## 1. Case Study: Free-fall

In this exercise, common Excel equations and tools will be explored through the context of a problem.

A ball is dropped from the roof of the Bern Dibner Library building and the distance between the ball and the ground is measured and recorded as a function of time with a Lidar scanner. The time and distance data are shown in Table 1. The velocity in meters per second, average velocity in meters per second, and acceleration due to gravity in meters per second squared of the ball will be calculated using Excel.

Table 1: Time and Height Data
Time (s) Distance (m)
0
19.620
0.2
19.424
0.4
18.835
0.6
17.854
0.8
16.481
1.0
14.715
1.2
12.557
1.4
10.006
1.6
7.063
1.8
3.728
2.0
0
1. Open the Microsoft Excel Template containing Table 1. The velocity of the ball is the change in distance over time. To calculate the instantaneous velocity at each point in time, a formula (1) is used.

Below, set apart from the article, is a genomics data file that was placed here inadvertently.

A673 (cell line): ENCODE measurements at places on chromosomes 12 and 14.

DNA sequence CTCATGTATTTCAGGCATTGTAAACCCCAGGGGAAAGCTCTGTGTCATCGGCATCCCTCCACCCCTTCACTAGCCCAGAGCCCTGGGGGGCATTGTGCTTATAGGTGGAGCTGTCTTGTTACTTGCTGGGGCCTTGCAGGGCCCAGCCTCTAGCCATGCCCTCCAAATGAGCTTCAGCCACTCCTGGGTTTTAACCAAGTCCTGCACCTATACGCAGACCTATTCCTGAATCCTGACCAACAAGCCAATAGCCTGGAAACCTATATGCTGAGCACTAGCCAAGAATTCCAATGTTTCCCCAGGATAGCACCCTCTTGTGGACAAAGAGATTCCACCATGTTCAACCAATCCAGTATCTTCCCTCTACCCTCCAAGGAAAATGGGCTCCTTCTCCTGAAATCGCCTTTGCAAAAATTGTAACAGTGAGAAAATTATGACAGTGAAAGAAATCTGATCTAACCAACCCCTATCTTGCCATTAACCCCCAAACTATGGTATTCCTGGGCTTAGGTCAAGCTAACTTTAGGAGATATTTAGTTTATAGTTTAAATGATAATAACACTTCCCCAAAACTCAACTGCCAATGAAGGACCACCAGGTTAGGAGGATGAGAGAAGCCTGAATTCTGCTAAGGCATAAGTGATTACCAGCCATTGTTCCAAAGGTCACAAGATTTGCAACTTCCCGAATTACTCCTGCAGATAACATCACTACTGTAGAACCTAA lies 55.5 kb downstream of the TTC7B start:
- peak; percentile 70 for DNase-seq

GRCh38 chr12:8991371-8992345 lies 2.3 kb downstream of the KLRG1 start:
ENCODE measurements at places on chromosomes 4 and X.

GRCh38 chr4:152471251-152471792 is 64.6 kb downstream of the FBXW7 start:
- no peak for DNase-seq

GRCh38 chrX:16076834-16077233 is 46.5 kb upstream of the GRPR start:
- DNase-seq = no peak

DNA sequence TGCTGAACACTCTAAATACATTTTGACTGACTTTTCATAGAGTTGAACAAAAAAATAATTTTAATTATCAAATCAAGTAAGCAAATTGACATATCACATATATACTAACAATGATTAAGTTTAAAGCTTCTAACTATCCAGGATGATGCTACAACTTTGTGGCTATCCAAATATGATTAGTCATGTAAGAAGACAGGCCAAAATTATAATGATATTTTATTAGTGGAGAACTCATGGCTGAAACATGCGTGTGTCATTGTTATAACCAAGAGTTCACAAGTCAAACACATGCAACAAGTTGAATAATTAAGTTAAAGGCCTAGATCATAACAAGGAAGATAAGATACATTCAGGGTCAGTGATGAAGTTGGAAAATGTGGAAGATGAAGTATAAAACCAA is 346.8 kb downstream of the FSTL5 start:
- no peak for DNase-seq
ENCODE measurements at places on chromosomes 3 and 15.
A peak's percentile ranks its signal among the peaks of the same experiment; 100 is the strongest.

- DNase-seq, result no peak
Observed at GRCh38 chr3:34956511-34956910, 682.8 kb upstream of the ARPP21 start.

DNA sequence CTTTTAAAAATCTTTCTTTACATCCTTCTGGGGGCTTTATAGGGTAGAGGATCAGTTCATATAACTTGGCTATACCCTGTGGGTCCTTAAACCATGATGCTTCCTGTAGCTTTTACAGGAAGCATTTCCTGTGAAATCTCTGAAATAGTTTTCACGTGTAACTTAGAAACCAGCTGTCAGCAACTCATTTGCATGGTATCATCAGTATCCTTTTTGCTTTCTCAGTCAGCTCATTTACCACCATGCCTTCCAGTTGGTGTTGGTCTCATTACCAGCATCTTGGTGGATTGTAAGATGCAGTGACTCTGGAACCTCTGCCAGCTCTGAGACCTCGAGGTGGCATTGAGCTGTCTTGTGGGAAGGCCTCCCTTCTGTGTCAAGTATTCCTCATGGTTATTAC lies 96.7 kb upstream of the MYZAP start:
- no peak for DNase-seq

(1)

1. In (1),v is the instantaneous velocity, is the second distance point, is the first distance point, is the time corresponding to the second distance point, and is the time corresponding to the first distance point.
1. Assuming the initial velocity is zero, enter 0 into cell C2. In cell C3, enter the formula =(B3 - B2)/(A3 - A2). The velocity will be negative because the ball is traveling downwards.
2. Reselect cell C3. Click and drag from the bottom-right corner of the cell down to cell C12. This will copy the formula for the other cells in the column using the data in column A and column B (A3, A4, B3, B4 for cell C4, and so on).
3. To calculate the average velocity of the ball across the 11 data points, select cell D2. Enter the formula =AVERAGE(C2:C12).
4. Microsoft Excel is commonly used to visually represent data in graphs. Create a scatter plot for the relationship between velocity and time.
1. On the Excel ribbon, click on the Insert tab, and click Scatter on the Scatter option under the Charts group. This should create a blank graph, as shown in Figure 1.
Figure 1: Inserting a Scatter Plot
2. Right-click on the empty graph and select Select Data.